The American Trucking Associations’ (ATA) advanced seasonally adjusted Truck Tonnage Index increased 1.2 per cent in June after falling 1.0 per cent in May.
June’s increase was the largest month-to-month gain in 2012. However, the index contracted a total of 2.1 per cent in April and May. Compared with June 2011, the index was 3.2 per cent higher, the smallest year-over-year increase since March 2012. Year-to-date, compared with the same period last year, tonnage was up 3.7 per cent.
The not seasonally adjusted index, which represents the change in tonnage actually hauled by the fleets before any seasonal adjustment, was 0.9 per cent below the previous month.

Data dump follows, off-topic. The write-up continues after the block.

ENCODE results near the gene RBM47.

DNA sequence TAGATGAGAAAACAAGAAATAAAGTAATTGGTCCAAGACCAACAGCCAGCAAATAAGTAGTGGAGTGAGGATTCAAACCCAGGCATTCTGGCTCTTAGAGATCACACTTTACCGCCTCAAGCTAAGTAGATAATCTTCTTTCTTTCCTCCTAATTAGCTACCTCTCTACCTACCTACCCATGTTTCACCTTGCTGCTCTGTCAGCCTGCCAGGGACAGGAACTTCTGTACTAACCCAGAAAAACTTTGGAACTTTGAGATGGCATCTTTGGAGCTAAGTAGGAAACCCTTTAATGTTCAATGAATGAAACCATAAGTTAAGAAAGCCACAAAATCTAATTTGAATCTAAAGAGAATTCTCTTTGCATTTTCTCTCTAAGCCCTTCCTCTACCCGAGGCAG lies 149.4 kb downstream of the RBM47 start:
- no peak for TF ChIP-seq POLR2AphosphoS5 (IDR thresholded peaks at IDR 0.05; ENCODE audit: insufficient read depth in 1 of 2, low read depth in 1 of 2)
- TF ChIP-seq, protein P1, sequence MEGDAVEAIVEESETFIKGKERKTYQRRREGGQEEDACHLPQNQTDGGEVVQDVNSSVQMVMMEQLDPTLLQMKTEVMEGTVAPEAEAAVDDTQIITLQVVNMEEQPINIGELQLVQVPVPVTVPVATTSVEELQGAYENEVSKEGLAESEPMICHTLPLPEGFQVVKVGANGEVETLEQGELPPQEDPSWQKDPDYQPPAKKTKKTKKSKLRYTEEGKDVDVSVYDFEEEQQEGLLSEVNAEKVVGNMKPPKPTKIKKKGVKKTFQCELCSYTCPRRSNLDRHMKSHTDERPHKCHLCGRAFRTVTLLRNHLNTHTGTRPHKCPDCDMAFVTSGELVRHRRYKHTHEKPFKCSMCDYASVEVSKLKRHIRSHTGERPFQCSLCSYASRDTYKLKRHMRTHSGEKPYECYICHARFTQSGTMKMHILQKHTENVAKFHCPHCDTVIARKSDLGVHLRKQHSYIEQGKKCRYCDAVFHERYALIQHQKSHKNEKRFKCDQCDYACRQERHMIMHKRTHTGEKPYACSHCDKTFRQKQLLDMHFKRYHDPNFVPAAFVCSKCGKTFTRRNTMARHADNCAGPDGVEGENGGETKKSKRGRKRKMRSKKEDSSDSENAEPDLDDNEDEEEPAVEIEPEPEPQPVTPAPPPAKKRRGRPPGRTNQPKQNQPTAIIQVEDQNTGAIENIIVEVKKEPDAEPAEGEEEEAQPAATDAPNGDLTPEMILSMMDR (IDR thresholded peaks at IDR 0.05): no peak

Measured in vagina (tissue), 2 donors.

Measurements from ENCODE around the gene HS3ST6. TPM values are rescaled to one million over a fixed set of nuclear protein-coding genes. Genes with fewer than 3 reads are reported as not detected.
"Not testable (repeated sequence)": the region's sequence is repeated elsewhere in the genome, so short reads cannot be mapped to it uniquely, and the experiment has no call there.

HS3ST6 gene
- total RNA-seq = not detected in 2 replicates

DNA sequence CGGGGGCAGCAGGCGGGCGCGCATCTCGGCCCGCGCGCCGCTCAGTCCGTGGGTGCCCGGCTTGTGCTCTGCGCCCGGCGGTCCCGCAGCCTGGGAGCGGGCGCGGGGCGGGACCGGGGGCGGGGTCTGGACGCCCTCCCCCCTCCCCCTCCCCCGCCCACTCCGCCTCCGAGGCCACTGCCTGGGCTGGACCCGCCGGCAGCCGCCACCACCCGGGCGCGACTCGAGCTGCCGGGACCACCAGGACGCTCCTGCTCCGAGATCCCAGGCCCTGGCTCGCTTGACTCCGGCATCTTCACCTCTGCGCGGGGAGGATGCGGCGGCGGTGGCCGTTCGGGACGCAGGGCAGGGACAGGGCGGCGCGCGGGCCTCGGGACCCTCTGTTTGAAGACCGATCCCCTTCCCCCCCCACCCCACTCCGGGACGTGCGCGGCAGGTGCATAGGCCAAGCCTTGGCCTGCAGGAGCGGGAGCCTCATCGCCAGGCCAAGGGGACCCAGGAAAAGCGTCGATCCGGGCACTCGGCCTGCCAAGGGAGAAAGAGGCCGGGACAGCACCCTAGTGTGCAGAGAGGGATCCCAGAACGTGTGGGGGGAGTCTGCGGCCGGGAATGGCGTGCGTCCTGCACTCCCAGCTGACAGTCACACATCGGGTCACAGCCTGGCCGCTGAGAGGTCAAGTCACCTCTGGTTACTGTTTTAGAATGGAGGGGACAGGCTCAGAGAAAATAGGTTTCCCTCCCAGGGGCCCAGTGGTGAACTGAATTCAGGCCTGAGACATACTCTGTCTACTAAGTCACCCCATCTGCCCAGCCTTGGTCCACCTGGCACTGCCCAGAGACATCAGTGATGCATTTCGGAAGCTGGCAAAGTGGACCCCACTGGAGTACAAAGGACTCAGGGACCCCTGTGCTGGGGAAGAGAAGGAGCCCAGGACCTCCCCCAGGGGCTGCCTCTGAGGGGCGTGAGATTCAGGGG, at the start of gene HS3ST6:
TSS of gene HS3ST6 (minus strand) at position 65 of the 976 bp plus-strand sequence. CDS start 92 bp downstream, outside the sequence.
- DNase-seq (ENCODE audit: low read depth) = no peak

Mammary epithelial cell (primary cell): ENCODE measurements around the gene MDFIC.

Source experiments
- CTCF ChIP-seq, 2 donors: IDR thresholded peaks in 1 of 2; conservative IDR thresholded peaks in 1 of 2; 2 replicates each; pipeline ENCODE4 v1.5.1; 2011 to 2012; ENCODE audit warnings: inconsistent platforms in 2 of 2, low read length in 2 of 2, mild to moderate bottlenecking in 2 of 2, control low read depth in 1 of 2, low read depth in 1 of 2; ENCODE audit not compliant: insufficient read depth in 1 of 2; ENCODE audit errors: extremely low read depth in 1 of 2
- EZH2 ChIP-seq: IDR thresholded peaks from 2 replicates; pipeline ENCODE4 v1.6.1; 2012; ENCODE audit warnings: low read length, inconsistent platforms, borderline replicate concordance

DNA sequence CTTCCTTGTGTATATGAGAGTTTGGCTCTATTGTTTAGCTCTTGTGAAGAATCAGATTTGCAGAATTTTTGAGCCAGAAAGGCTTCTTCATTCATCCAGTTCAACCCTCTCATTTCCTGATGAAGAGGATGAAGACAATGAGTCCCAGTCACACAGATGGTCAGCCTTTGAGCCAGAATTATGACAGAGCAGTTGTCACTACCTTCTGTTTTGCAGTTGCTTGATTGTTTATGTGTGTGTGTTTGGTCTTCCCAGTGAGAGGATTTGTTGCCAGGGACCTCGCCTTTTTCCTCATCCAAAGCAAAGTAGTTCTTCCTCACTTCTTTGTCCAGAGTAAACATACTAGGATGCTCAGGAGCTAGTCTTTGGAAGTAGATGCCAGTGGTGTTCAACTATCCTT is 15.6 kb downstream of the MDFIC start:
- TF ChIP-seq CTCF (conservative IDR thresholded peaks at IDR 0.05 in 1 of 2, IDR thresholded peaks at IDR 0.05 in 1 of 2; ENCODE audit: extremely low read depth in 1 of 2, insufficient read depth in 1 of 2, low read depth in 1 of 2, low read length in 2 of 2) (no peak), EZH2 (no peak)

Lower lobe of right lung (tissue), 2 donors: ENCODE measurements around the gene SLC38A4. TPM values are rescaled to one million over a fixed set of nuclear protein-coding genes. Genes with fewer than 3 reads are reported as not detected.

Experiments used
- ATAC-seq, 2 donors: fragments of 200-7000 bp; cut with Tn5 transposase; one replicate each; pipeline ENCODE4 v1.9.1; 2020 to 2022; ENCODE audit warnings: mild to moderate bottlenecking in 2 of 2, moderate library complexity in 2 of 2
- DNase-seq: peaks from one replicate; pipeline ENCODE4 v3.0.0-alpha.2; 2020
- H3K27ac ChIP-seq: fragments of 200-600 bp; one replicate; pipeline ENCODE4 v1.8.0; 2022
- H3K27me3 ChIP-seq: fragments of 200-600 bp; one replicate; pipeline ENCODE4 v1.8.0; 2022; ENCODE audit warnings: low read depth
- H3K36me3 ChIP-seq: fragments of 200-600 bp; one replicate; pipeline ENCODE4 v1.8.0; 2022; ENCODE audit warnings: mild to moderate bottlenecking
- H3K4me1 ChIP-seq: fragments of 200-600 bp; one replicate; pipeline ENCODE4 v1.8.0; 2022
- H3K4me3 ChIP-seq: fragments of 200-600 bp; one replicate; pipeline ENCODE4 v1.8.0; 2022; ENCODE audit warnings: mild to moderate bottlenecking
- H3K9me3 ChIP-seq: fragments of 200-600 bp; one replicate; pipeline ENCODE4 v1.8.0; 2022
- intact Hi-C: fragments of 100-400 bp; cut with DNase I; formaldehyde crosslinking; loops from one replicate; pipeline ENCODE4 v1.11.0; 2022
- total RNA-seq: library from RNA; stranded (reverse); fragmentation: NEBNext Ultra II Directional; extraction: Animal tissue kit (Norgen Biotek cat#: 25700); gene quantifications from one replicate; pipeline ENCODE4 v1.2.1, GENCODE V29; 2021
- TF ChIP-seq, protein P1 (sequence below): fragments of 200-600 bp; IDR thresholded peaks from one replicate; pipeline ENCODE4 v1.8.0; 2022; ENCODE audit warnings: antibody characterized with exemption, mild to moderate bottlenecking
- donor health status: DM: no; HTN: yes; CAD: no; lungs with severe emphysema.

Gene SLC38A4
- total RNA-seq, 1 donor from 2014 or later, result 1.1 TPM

For the second quarter, the index was off 0.8 per cent from the previous quarter, which was the first decrease in a year. Compared with the second quarter in 2011, the index was up 3.5 per cent.
“June’s increase was a pleasant surprise, but the lower year-over-year gain fits with an economy that has slowed,” ATA Chief Economist Bob Costello said. “Manufacturing output was strong in June, which helped tonnage levels.”
Costello said he’s still concerned about businesses sitting on cash instead of hiring more workers or spending it on capital, both of which would give the economy and tonnage a shot in the arm, as they are worried about Europe and the U.S. fiscal cliff at the end of the year. Costello lowered his tonnage outlook for 2012 to the three to 3.5 per cent range due to recent economic weakness.